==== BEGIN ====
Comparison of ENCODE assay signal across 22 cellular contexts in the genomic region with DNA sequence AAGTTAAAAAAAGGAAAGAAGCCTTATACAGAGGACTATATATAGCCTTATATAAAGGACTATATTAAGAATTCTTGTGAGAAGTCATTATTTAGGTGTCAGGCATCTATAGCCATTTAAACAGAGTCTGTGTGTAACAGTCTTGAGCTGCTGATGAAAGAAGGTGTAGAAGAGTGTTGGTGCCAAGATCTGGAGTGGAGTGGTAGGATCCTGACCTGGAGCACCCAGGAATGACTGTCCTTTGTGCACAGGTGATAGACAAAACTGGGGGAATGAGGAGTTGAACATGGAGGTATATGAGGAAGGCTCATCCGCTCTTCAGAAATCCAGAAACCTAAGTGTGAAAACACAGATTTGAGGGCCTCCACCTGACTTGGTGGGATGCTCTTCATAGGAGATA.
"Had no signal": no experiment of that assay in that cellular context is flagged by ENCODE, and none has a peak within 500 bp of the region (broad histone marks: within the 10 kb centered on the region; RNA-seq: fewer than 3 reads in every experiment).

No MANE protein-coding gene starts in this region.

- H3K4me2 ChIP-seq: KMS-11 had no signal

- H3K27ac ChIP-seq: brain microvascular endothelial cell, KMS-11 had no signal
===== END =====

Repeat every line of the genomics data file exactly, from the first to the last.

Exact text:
Comparison of ENCODE assay signal across 22 cellular contexts in the genomic region with DNA sequence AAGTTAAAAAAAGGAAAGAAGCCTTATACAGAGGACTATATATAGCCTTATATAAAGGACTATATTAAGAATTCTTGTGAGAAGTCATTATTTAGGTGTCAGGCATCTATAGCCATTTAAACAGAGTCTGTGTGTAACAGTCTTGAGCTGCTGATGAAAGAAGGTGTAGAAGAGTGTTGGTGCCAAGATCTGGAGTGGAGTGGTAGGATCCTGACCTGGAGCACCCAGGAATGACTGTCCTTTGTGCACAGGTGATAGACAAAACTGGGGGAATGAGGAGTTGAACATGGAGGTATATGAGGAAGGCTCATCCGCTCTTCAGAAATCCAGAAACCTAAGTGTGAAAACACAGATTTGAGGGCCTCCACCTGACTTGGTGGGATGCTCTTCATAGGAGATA.
"Had no signal": no experiment of that assay in that cellular context is flagged by ENCODE, and none has a peak within 500 bp of the region (broad histone marks: within the 10 kb centered on the region; RNA-seq: fewer than 3 reads in every experiment).

No MANE protein-coding gene starts in this region.

- H3K4me2 ChIP-seq: KMS-11 had no signal

- H3K27ac ChIP-seq: brain microvascular endothelial cell, KMS-11 had no signal